Major environmental farm study released at AEFP AGM
October 27, 2006:
Results of a major new study on barriers to the adoption of conservation and food safety practices among Alberta’s producers was the focus of a special forum hosted by the Alberta Environmental Farm Plan Company (AEFP) in Calgary on October 12.
The study, conducted by researchers Ross Mitchell and Marke Ambard of the Alberta Research Council (ARC), explored the key motivators and barriers of Alberta producers to the adoption of Beneficial Management Practices (BMPs) and provided recommendations for farm extension specialists to address those needs. The presentation was held at the Coast Plaza Hotel in conjunction with the AEFP fourth Annual General Meeting (AGM).
"The project was based on the idea that adoption is not only affected by economic factors but by a host of other social and psychological barriers," says Therese Tompkins, program director for the Alberta Environmental Farm Plan Company (AEFP).
"The results of the study provided a focal point for the special forum and gave farm extension specialists the opportunity to come together and discuss the needs and opportunities of the extension industry. This study may also provide a foundation for further research."
Four key points emerged through the research project, including the fact that barriers to adoption are complex and not necessarily barriers; financial aspects, while important, are not the only motivators or barriers; most producers fall in the "middle of the pack" in terms of farming styles and worldviews; and producers and extensionists alike need more discussion on what constitutes BMPs.
Recommendations to extension specialists included recognizing their own biases or worldviews as well as those of producers; developing innovative, carefully-considered methodological tools; and using a diverse set of protocols that are adaptable and adoptable to producers. It was also suggested that conservation and food safety BMPs share many adoption issues yet may require different treatments with the added perspective of consumer health, especially in the case of food safety.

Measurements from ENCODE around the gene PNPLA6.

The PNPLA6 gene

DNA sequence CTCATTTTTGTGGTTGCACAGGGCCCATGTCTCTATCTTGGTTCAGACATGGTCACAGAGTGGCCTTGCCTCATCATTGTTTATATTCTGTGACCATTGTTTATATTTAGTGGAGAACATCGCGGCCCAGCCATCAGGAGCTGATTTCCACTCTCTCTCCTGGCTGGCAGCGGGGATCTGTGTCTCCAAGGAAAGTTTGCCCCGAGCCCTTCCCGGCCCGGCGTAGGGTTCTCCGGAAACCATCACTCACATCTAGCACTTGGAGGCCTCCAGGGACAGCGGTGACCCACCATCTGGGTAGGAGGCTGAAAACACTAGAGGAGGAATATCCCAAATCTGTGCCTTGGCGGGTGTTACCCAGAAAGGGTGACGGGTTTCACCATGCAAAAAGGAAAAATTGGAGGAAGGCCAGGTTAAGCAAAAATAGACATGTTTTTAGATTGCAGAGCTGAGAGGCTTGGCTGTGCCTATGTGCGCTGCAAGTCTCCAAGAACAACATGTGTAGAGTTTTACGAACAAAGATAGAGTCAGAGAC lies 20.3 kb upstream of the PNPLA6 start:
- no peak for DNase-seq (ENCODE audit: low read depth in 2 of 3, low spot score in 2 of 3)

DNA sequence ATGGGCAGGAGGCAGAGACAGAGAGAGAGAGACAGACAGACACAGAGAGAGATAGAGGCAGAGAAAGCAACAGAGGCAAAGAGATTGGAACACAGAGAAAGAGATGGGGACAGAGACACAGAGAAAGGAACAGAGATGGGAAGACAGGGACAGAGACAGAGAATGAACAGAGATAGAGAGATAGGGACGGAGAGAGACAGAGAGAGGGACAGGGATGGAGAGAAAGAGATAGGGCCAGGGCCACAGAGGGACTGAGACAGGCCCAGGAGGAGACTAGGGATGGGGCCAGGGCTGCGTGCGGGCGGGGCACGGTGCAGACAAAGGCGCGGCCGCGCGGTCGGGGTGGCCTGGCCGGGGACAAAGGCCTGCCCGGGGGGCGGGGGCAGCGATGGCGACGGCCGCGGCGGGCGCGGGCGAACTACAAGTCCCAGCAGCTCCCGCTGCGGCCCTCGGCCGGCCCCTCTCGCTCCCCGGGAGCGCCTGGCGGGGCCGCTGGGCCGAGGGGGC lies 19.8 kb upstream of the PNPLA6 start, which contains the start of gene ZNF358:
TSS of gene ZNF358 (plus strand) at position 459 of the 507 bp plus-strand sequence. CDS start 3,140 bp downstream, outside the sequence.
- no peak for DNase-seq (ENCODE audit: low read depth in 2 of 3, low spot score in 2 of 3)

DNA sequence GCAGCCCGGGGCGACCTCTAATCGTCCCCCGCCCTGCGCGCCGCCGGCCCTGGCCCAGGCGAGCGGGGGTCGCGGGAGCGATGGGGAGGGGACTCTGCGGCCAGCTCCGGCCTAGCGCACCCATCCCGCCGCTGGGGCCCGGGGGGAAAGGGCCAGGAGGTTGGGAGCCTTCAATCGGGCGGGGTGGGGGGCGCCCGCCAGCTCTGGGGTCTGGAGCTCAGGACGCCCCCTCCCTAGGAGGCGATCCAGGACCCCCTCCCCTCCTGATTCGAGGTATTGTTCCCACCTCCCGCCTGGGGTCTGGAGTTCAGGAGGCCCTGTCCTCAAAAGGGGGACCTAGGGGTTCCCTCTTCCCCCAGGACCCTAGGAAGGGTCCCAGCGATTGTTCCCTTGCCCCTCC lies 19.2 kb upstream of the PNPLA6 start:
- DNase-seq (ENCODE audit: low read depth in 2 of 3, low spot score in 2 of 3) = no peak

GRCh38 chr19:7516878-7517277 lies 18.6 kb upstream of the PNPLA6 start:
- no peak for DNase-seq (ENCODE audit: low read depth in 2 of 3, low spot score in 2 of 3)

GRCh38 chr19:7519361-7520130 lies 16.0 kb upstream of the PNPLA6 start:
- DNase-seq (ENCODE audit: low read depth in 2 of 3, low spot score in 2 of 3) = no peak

The AGM included the annual business meeting and an overview of the business activities of AEFP over the 2005-06 fiscal year. Highlights included the addition of a new corporate member, the Alberta Farmers’ Market Association, bringing AEFP’s total number of corporate members to 23.
"Also, during the meeting our members expressed unequivocally that they want AEFP to continue representing producer interests with regards to the extension of the Canada-Alberta Farm Stewardship Program (CAFSP)," says Mike Slomp, executive director of AEFP. CAFSP is the federal cost-share program which offers producers who have completed an EFP up to $50,000 for a range of on-farm environmental improvements.
For more information on the EFP program, visit the Alberta Environmental Farm Plan Company Web site at www.AlbertaEFP.com. For more information on CAFSP, contact the program office toll-free at 1-800-667-8567.
Through the Agricultural Policy Framework (APF), the Government of Canada provides major funding to the EFP program in Alberta, with the Government of Alberta providing additional in-kind support services to help the agricultural sector develop and implement Environmental Farm Plans.
Additional support has been provided by the Agriculture and Food Council, through the Agriculture Environmental Stewardship Initiative, the Alberta Environmentally Sustainable Agriculture Council and various ministries of the Government of Alberta. Contributions have also come from more than 100 local municipalities, businesses and agricultural organizations.
For the full study report click here.